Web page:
That evening I told the older boys that they could read through it and then I would check in to clarify or answer any questions. This went surprisingly smooth and I fielded their inquiries like a seasoned pro. “Well, he’s not actually making a tent, sometimes, when a boy wakes up in the morning…”

The challenge came when chatting with a younger son. I was very clear that the  information he learned was for him and not his friends or classmates. “Their parents get to decide when they learn about this. You don’t decide for them.” He nodded sagely. “And this is a topic we discuss within our family, not when friends come over, got it?” Again, he nodded in agreement.

By that point I felt comfortable covering the basics. Third time was the charm – I only had to answer a few questions with “we can talk about that later” and an occasional shrug.

“Why would you even want to do that? And with your clothes off?” 

“What kind of jock strap do girls wear?”

“Wait, we came out of where?”

Educating children about puberty and sex doesn’t end in one conversation. I knew the topic would be discussed many times. The next day I heard some whispers of “ball sack” and “so hairy” and “freckles” (pretty sure they meant nipples, but I wasn’t wading back into that so soon).

I was congratulating myself on my ability to think quickly and handle that milestone effectively (and on my own). I was so preoccupied with my success that at first I thought nothing of it when I found my two youngest boys sitting together on the couch when I returned from outside. Upon closer examination I discovered the older one had taken the lead in explaining changing bodies to his younger brother, with our new book as his guide.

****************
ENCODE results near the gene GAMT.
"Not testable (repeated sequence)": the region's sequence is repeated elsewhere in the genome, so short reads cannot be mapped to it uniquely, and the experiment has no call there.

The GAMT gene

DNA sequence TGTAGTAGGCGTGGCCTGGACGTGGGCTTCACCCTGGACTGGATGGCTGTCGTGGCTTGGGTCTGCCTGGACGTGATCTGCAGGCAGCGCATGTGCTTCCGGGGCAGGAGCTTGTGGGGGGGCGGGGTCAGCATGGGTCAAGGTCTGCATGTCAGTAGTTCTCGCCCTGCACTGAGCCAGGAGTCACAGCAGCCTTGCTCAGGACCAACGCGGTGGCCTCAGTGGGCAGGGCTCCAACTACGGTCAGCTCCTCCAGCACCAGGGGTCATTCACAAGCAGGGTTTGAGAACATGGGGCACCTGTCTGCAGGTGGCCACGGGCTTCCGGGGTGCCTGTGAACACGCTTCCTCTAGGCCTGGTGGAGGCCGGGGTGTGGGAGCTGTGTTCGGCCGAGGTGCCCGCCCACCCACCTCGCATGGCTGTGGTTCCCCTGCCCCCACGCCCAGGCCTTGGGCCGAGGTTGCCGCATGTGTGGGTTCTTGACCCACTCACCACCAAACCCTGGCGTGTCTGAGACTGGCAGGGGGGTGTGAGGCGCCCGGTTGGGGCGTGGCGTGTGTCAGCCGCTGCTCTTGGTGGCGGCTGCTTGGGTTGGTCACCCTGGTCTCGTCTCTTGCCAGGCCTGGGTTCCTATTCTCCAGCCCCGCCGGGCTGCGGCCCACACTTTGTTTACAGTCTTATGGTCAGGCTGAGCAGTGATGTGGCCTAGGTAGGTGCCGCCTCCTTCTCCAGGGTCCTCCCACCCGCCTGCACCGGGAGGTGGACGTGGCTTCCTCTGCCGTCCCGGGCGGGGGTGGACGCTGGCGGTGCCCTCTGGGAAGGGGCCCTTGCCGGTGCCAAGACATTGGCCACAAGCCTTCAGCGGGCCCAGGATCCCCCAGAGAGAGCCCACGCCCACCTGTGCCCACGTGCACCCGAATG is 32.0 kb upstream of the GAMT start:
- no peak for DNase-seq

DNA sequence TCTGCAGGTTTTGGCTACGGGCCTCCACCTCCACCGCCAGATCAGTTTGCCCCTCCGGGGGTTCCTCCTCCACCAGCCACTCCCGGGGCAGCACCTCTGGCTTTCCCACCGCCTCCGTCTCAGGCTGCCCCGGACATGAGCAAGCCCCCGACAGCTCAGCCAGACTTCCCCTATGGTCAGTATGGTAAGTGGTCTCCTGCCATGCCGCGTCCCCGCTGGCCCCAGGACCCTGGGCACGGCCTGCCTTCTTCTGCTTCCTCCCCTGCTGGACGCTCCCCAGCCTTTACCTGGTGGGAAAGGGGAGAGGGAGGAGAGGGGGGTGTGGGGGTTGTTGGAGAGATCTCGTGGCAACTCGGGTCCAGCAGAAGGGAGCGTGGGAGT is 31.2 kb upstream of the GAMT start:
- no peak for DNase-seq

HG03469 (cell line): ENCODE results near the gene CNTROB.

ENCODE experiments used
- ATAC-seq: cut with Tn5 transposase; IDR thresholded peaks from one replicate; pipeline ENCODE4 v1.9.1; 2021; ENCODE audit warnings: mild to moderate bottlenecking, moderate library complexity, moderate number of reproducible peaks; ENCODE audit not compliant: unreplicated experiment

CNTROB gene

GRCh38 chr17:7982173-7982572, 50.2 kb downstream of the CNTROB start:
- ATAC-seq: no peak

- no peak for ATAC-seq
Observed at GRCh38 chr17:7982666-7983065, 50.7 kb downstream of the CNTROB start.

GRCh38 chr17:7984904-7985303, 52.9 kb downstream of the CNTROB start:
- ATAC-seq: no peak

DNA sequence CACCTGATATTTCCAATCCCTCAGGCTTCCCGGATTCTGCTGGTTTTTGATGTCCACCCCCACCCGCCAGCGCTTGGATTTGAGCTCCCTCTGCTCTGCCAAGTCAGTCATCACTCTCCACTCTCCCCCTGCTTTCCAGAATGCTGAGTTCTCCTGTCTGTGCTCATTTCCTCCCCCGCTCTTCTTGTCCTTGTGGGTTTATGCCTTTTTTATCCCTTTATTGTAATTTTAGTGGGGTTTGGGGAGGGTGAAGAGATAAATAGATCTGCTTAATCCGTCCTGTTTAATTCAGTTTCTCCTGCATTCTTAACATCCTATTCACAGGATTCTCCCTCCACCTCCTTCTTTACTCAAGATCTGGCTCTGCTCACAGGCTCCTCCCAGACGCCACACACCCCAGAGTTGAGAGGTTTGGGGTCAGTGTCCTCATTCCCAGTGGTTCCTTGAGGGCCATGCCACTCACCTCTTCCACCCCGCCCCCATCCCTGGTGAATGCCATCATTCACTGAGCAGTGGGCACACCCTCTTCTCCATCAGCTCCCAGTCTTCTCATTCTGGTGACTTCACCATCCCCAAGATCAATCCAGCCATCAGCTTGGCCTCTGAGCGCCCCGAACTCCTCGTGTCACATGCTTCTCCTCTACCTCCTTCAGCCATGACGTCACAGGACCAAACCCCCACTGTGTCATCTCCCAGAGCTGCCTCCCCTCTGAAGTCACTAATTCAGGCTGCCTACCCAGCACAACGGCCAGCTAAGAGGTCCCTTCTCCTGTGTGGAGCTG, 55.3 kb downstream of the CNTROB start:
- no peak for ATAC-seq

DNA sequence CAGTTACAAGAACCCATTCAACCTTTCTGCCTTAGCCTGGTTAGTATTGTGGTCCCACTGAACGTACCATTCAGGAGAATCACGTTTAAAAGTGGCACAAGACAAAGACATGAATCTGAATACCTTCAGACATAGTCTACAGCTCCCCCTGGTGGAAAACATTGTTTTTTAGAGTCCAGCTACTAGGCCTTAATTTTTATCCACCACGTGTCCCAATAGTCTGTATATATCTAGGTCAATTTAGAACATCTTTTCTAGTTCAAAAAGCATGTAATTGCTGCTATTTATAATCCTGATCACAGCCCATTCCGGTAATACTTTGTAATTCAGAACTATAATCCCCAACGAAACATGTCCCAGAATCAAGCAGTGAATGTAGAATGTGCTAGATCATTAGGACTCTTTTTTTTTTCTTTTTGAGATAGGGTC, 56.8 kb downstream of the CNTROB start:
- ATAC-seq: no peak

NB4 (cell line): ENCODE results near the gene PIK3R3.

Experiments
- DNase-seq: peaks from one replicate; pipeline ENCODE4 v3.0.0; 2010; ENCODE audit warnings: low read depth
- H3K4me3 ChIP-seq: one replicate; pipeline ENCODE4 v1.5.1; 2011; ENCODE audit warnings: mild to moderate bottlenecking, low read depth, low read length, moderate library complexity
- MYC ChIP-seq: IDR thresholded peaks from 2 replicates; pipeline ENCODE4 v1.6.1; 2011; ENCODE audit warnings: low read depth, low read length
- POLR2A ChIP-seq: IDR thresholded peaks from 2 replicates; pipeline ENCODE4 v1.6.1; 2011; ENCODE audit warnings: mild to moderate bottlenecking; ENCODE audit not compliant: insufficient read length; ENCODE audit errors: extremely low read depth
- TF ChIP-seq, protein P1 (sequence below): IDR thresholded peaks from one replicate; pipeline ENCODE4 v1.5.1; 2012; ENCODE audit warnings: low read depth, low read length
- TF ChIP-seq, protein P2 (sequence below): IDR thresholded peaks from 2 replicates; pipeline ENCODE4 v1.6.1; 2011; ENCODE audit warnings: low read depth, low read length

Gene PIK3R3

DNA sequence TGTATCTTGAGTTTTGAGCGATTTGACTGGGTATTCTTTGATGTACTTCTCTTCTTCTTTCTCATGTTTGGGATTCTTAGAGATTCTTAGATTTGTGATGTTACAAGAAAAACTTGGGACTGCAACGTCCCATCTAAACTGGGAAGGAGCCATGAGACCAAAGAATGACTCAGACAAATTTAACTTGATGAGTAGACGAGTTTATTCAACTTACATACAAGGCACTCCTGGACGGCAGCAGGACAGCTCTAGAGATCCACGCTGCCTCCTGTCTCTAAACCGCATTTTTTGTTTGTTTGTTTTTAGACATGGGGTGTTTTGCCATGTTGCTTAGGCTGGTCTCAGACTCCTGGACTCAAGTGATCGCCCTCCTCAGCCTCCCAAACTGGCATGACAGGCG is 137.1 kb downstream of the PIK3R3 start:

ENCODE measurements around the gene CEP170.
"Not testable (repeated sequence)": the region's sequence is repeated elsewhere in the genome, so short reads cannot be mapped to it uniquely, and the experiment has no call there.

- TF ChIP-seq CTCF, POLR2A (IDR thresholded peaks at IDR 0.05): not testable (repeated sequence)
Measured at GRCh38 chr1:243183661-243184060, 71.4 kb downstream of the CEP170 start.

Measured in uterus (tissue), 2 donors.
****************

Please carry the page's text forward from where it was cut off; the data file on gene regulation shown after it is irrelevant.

“Girls don’t actually have a penis, they have an angina” he was describing with barely-suppressed glee as his baby brother looked at him with a mixture of fascination and disbelief.

“Whoa, whoa, whoa!” I said in shock, “We went over this. That message was just for you, remember?

He replied, “I know. What’s the problem? He is family.”

 

 


Nutcracker Bandit Strikes Fear in Family

Local mom was shaken to discover her family home had apparently been the victim of vandalism.

“I love a good mystery. Scooby-Doo, Nancy Drew, Encyclopedia Brown, Sherlock, I’m a big fan of the sleuths. So I thought I would be able to solve this easily,” the mother of four said. Unfortunately, she was mistaken.

The family recently put out their Christmas decorations, including a family favourite, the nutcracker, Bob. Days later, the family was horrified to find that Nutcracker Bob’s trumpet had been broken off.

“This was certainly not an inside job. I specifically told my boys not to play with the Nutcracker and they all promised they wouldn’t,” said the devastated mom. “I don’t feel safe in my own home.”

When asked about the vandalism, the oldest son declined to comment. The youngest son, however, speculated that the family home might be haunted.

Similar incidents have happened to the family in the past. Toilet paper strewn across the floors, lights mysteriously left on, and chewed gum hidden behind furniture.

Authorities have not been called in, but the parents are documenting the recurring vandalism. For the time being, the family remains hopeful that the mystery will be solved.